Munising, MI September 9, Monday
41 years ago today Chris and Ed were married in Southington, CT. Our honeymoon consisted of driving back to MN through Canada to Minnesota. When we got to the MN/Ontario border, it was my goal to see all, or most, of the waterfalls from Thunder Bay Ontario to Duluth along the North Shore of Lake Superior.
Chris was a little less excited about visiting 20 gazillion waterfalls and after only 10 or 12 gazillion I had to agree and we went express the rest of the way home. So it seems fitting to be visiting waterfalls, among other activities, along the southern border of Lake Superior in the Upper Peninsula of Michigan as we celebrate our 41st anniversary.
Our first stop of the day was Sable Falls in Pictured Rocks National Lakeshore. The U.S. has four national lakeshores, Pictured Rocks being the first in 1966. We have visited the other three, Apostle Islands, Indiana Dunes, and Sleeping Bear.
Sable Falls is in a forested area and drops 75 feet on its way to Lake Superior. The mosquitoes were out but according to the ranger at the next visitor center, they are vastly reduced in number. In June, she said she was practically eating mosquitoes. We had thought we would be lucky enough to avoid them as an issue and so far it has not been a major problem.
As we mentioned in earlier posts, the UP was a major logging area and our second stop was the site of the “Log Slide”. At this location, the lumbering operation would haul logs to the top of the sand dune, slide the logs down to the water, form log rafts and float the logs to Grand Marais (MI) to the mill located there.
We met a group of people there and one woman indicated that in her younger days she, after a few beers, would slide down the dune and then walk back to Grand Marais along the beach. The dune’s pitch is very steep and the sign posted warns that sliding down takes only a few minutes but coming back up usually takes an hour.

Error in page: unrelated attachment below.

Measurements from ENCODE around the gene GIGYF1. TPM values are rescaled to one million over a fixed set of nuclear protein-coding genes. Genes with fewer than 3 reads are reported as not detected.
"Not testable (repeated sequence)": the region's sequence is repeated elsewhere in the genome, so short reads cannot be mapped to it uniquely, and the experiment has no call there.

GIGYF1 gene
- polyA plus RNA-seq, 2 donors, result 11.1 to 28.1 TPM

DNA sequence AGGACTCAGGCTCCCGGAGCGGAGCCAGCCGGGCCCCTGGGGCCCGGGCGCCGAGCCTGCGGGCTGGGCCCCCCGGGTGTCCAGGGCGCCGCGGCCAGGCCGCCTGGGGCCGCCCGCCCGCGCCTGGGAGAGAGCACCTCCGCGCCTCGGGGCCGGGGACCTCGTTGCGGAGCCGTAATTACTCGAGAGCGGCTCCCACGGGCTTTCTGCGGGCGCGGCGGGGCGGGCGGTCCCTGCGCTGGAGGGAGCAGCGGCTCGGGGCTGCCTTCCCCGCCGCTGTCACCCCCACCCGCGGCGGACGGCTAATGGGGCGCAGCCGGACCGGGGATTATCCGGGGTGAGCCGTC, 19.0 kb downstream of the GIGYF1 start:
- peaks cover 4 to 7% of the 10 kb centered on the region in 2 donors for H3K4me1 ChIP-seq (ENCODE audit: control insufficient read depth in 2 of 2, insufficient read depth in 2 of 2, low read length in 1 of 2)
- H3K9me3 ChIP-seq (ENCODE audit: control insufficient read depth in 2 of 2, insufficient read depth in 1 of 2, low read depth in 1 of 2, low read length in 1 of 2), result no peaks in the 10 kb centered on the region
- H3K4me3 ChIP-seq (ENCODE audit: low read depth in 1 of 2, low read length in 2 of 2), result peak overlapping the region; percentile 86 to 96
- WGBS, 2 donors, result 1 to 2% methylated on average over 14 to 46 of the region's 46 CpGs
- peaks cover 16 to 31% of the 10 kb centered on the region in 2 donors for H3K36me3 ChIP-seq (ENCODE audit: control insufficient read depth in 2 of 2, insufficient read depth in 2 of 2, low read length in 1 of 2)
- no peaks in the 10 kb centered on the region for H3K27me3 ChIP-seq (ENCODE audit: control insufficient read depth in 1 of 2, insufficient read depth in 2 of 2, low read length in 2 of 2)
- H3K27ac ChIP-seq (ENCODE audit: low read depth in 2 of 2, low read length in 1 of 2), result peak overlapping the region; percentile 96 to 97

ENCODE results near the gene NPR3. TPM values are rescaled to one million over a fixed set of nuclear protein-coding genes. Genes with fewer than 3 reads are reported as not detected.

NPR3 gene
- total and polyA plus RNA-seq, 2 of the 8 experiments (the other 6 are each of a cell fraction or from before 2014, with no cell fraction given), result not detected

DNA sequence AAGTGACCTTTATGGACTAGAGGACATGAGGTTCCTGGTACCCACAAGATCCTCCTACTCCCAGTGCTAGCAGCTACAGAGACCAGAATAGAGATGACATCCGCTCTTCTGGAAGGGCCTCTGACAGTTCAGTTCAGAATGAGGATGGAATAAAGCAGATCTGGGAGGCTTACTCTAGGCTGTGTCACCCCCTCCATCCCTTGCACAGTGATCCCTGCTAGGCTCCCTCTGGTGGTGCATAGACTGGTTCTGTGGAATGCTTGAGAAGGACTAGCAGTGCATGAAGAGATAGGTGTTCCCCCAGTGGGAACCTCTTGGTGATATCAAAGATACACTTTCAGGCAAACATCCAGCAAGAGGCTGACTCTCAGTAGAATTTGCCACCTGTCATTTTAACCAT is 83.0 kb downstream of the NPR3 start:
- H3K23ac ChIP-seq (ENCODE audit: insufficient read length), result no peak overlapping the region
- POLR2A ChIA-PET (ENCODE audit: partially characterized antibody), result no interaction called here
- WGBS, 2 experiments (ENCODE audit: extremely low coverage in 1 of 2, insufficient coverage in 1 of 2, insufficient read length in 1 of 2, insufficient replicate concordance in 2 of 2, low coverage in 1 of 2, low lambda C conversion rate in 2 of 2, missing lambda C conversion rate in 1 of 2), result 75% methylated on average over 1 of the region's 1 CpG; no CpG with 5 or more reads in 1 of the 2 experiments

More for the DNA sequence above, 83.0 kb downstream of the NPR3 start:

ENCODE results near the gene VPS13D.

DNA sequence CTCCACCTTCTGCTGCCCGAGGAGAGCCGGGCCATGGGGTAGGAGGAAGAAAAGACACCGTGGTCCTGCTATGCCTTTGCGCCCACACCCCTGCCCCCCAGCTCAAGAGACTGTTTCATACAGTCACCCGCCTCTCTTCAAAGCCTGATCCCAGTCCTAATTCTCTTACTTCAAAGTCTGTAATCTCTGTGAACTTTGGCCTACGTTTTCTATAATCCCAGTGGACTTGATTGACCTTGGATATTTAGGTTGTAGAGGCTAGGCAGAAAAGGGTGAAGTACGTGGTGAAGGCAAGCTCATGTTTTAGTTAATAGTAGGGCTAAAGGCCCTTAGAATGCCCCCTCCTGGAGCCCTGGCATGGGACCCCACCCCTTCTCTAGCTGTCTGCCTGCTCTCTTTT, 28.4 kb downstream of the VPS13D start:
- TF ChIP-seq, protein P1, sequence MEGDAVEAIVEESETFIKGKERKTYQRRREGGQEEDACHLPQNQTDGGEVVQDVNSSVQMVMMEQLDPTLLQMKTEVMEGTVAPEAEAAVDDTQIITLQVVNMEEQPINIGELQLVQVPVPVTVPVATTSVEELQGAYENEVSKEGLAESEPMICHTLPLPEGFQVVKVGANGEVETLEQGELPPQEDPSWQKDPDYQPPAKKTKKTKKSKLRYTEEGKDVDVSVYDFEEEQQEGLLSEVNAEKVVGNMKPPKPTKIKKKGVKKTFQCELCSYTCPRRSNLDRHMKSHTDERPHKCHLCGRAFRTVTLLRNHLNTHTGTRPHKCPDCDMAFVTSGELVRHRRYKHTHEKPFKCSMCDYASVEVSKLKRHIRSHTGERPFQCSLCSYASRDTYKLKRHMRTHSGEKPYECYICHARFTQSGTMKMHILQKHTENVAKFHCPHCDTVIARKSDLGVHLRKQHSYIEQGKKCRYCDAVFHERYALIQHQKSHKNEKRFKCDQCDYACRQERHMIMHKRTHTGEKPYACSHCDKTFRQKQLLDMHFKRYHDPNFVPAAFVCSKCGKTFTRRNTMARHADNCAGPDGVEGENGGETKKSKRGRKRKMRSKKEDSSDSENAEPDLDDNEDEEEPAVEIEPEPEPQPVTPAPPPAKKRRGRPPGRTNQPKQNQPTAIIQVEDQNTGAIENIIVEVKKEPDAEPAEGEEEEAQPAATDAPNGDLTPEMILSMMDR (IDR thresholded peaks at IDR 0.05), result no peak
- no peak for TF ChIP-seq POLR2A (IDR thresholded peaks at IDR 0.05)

The road from Grand Marais to Munising (where our boat ride will take place) was paved in the last few years and made for a smooth, though curvy, drive. It seems most people still remember this road as unpaved and traffic was light. (The section from Grand Marais east to Paradise where we were Sunday is still unpaved.)
Our third stop was Miner’s Castle, a rock outcropping that we would see from a different perspective when cruising the lake later in the day. Pictured Rocks has been so named because of the streaks of mineral stain that decorate the face of the sculpted cliffs. Our view from Miner’s Castle only provided an intriguing glimpse of the scenery ahead.
Lunch was at Joe’s Dogs, a small hot dog stand in Munising that had a dozen varieties of hot dogs. The two we had were both great.
Our afternoon was taken up by a 2.5 hour boat ride viewing Pictured Rocks from Lake Superior. Unfortunately the day was overcast and drizzly so our photos may not be as dramatic as they could be. But they still reflect the beauty as we saw it today. And since we had a hard tine deciding on which shots to use, you will see numerous photos.
The boat ride is narrated by the captain and a park ranger provides additional information. The colors you will see are from minerals leaching out of the ground water flowing over the cliffs. There are rock layers of whitish dolomite, yellowish sandstone and red sandstone.
The green color comes from copper. Red from iron. White is calcium. Black is magnesium. Tannic acid adds some brown coloring.
There is wide variety in the coloring and the formations. Erosion and gravity make differing shapes of the cliffs. Grand Island which is just off-shore protects parts of the cliffs allowing more trees to grow in the area closest to Munising. Small caves form from seeping groundwater.
Dinner tonight will be at what appears to be the one non-burger/pizza, etc restaurant.
Ed and Chris September 9 10 pm